Exploring Healthcare Providers’ Perceptions of and Experience With Public Health Emergency Misinformation

Healthcare provider explaining care to patient

The unprecedented spread of health misinformation—characterized as an “infodemic” by the World Health Organization and the United Nations—is a growing threat to the public’s health and can have deadly consequences, especially during public health emergencies.

Misinformation can flourish when there is a lack of evidence-based, trustworthy information. As a highly trusted information source, healthcare providers (HCPs) can play a critical role in countering misinformation and promoting healthy behaviors. Research and news reports suggest that HCPs commonly encounter health misinformation; in one study, 94 percent of HCPs reported recently hearing medical misinformation from patients. HCPs themselves are vulnerable to misinformation and may lack the necessary tools to effectively counter it and provide care in line with evolving scientific evidence.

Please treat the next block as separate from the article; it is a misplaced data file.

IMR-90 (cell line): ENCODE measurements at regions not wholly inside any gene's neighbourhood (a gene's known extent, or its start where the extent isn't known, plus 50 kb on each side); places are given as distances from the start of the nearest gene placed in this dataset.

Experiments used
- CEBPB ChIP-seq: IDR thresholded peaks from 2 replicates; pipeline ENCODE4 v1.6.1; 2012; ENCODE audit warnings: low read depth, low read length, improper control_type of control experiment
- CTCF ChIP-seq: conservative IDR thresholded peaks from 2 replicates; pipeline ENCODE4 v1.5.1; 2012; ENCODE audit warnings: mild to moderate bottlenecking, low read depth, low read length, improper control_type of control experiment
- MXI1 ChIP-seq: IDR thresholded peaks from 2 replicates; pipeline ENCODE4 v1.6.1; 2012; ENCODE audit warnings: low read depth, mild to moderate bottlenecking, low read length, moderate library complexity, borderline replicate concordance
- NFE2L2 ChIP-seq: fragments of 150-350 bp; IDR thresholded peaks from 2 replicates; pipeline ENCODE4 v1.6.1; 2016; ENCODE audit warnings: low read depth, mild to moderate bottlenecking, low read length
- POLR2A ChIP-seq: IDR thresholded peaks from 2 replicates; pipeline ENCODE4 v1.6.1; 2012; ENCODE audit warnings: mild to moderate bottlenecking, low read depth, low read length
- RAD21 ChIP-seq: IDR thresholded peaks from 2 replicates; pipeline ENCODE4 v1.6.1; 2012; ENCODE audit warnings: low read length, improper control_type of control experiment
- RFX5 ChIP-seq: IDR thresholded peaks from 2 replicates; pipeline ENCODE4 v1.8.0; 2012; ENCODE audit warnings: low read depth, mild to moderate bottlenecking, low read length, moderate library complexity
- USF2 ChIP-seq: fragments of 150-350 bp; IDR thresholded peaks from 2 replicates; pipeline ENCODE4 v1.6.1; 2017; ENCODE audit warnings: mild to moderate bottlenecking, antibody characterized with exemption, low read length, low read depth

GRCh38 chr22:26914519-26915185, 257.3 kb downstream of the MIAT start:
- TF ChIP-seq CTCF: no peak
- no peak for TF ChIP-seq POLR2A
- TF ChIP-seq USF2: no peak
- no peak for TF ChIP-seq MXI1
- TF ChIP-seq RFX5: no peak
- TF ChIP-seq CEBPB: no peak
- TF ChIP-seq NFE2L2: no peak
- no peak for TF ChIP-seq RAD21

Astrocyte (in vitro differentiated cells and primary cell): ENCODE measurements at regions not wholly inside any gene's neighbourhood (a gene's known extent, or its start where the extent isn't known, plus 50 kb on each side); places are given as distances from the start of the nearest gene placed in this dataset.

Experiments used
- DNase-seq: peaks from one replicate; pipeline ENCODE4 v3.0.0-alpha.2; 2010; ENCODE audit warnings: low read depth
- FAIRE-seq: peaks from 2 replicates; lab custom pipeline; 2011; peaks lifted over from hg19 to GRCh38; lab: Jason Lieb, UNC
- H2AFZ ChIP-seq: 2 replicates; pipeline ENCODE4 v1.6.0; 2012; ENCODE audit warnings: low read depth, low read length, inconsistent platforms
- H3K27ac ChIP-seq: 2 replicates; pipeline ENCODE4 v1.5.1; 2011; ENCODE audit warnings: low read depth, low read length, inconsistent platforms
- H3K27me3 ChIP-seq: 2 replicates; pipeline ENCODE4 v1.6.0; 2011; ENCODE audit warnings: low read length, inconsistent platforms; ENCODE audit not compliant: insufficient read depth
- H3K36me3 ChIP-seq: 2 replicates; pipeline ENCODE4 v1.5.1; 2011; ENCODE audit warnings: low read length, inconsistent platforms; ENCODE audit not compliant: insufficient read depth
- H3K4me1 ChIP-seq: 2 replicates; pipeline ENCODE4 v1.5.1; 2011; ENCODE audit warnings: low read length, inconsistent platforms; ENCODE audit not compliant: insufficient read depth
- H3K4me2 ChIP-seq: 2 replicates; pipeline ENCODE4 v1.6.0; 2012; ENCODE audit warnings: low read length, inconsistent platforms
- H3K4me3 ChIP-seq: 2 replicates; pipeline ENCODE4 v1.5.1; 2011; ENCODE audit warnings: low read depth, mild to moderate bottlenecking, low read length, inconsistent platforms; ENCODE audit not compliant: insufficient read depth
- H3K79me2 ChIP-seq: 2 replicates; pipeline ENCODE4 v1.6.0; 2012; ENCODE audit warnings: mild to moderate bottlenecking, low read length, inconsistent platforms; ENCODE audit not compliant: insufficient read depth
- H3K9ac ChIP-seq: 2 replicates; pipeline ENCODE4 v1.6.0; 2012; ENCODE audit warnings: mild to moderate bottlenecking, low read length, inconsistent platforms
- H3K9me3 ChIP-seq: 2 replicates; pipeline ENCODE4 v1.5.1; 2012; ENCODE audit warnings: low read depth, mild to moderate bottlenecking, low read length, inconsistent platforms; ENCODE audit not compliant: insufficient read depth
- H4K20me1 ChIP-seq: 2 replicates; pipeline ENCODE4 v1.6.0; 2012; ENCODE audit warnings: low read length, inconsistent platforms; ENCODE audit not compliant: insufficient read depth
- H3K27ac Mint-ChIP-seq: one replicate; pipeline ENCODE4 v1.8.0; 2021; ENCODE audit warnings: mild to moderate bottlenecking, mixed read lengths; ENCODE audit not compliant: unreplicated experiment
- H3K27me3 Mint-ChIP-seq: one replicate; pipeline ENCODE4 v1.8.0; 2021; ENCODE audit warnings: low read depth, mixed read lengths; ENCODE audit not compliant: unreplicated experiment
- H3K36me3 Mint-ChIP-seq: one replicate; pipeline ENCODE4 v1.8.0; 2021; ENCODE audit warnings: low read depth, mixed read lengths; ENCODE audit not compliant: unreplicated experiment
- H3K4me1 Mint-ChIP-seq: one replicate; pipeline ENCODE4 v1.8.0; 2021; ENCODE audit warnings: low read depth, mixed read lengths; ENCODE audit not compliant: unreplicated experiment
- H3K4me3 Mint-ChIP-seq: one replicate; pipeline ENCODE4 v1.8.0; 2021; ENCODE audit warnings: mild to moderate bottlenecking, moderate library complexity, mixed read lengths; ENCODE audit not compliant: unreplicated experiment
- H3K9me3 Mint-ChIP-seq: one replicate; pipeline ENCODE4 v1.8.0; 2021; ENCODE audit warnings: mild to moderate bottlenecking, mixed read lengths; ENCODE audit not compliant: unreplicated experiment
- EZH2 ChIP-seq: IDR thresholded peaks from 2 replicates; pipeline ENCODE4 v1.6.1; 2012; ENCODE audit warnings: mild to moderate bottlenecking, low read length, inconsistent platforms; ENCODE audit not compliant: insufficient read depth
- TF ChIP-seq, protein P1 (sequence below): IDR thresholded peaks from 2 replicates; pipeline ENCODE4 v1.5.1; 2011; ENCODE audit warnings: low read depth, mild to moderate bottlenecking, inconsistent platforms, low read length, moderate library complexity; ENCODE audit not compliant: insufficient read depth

Because HCPs have the potential to mitigate health misinformation, the U.S. Food and Drug Administration (FDA) is initiating research to understand HCPs’ experiences with and reactions to health misinformation, especially in the context of public health emergencies.

AIR is conducting qualitative in-depth interviews with healthcare providers (e.g., primary care doctors, specialists, physician assistants, and nurses) to understand their perceptions of and experiences with misinformation, specifically as it relates to public health emergencies, and to identify ways in which the FDA can best support HCPs in reacting to and combatting health-related misinformation in their practices.